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Old 2nd November 2017, 12:28 PM   #481
Giordano
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Originally Posted by quadraginta View Post
The description of events on the bridge of the McCain leading up to it cutting off the ALNIC read a little bit like a John Hughes script. Comedy ... if not for the dead sailors.
What an perfect example of how not to create an electronic interface for a critical system. Which station actually had the steering and which one did not should have been absolutely obvious using bright lights, large text and clear symbol indicators at the relevant stations and, in fact, repeated in front of the CO. Similarly which station controlled the throttles, and the throttle positions for each shaft, should be displayed in a manner that could not be ignored, particularly when the throttle positions for the two shafts were unequal (which would generate a yaw input that must be taken into account by the helmsperson and CO).

I believe these types of failures, not of a computer-controled system per se but of the interface of that system with the humans in charge of it, will become more and more common unless much more effort is devoted to how humans detect and respond to departures from the normal when they are under stress. Air France flight 447 is another example- a frozen pitot tube lead to the autopilot handing over control to the pilot and copilot who, unprepared for it (and in part poorly trained) mis-interpretated the conflicting information provided to them and stalled the plane, leading to 228 deaths.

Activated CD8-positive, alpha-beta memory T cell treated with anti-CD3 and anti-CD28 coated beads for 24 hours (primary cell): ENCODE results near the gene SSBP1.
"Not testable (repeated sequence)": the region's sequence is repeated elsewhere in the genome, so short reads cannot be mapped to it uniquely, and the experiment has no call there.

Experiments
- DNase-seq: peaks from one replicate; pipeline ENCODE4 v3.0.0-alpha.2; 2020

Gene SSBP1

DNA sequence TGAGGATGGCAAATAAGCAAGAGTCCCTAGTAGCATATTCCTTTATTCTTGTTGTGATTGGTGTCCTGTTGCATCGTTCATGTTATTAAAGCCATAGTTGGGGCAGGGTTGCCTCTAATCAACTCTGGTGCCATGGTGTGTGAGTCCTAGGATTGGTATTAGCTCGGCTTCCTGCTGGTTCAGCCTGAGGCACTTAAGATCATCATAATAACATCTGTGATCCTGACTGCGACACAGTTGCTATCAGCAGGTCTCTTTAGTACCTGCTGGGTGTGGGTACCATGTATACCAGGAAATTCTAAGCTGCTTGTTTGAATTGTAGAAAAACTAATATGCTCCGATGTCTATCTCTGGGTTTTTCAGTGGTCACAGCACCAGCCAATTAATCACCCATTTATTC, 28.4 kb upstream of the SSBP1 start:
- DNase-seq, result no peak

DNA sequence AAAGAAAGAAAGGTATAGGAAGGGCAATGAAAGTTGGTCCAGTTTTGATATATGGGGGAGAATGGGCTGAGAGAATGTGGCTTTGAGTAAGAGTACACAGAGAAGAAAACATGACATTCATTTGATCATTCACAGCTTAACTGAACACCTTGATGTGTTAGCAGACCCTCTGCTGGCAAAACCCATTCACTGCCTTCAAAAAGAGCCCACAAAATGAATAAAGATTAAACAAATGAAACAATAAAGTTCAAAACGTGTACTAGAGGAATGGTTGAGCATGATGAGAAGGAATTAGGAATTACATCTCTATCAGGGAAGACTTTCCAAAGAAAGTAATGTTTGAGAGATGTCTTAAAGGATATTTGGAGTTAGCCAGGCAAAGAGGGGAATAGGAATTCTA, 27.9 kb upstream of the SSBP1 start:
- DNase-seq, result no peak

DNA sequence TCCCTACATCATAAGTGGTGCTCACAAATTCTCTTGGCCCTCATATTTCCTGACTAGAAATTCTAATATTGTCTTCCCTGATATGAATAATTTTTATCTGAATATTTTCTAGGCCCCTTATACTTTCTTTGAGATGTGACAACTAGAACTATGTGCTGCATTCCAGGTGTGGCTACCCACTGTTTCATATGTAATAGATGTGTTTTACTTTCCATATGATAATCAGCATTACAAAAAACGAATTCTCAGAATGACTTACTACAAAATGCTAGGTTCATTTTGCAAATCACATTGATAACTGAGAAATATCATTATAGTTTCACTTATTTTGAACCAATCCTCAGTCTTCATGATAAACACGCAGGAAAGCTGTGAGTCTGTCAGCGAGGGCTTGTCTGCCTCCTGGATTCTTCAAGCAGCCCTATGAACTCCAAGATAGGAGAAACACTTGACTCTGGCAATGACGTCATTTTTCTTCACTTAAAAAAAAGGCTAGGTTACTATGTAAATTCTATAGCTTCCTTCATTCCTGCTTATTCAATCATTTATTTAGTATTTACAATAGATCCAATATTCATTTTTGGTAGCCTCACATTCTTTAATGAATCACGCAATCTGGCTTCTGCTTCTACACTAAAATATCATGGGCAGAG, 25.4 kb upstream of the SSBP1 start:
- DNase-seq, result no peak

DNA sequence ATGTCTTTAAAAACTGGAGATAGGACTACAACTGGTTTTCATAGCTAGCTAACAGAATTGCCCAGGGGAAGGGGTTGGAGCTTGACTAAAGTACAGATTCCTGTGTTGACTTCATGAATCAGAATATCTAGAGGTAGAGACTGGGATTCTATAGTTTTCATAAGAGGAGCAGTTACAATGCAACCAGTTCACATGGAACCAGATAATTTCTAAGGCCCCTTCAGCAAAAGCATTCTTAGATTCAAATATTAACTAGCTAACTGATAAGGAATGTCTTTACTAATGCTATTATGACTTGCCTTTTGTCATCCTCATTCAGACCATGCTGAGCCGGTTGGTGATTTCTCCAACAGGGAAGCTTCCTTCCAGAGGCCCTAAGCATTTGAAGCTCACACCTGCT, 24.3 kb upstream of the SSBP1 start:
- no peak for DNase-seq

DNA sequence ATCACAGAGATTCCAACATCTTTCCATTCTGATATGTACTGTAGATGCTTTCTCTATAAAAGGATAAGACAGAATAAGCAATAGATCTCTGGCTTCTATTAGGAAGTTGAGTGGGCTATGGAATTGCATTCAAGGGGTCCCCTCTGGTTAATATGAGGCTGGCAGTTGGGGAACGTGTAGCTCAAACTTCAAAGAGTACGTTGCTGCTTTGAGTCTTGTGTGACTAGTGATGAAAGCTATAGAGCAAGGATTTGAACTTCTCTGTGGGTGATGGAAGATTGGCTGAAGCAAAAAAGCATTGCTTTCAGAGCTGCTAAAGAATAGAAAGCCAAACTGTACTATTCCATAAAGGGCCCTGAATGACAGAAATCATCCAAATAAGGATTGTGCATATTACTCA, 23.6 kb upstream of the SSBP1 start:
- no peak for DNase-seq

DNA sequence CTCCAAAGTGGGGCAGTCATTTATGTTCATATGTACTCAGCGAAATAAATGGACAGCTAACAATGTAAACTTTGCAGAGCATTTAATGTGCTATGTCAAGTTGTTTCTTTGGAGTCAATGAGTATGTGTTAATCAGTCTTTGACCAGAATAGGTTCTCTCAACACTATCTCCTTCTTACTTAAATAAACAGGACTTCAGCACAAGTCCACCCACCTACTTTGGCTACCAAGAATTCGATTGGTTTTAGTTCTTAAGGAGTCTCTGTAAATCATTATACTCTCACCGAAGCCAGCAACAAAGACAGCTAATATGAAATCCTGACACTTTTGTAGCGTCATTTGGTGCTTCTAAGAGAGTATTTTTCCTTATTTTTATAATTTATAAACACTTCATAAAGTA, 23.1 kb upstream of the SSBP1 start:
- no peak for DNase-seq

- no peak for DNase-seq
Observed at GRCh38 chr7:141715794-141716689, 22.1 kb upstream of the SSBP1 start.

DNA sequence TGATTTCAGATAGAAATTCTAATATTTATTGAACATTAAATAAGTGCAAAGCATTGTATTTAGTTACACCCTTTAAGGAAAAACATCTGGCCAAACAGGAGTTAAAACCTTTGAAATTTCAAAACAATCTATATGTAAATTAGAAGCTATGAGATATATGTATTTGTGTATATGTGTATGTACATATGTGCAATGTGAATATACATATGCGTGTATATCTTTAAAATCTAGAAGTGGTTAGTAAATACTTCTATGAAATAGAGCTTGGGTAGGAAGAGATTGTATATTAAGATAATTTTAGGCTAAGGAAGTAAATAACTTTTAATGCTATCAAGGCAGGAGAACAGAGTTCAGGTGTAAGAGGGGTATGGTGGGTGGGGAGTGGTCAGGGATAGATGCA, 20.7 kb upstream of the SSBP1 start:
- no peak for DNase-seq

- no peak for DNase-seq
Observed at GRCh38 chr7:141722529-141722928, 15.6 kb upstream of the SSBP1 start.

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Old 2nd November 2017, 12:42 PM   #482
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Originally Posted by Babbylonian View Post
It's probably just you. Providing an easily recognizable user interface would be job #1 when designing any computer interface, and in a complex system that probably has more functionality than can fit on a single screen, drop-down menus make sense.

If there's a problem with the system, it would seem to be not providing prominent displays showing which stations were controlling which critical ship functions, which would seem like a no-brainer in a system where such controls can be transferred between stations.

That's kind of my point, though. If a control state is important enough to be worth a dedicated indicator (and I agree that "this console IS/IS NOT steering the ship" does seem to qualify), then it's also important enough to have a dedicated control whose setting is immediately and continuously available and visible. Not buried in context-sensitive displays on a multi-purpose screen. It appears the consoles in question had neither.

That kind of multi-layered dynamic functionality is fine for a word processor. Have you ever gotten into a state in a word processor where some weird unexpected thing is happening, like all your quote marks automatically changing to 36-point size, or text wrapping to a second column you didn't want that's half an inch wide on the right margin of the page? And you have to search through menus and dialog boxes to figure out why it's doing that and how to make it stop? That's what you don't want to be doing the equivalent of, on a ship cruising at sea, let alone in battle.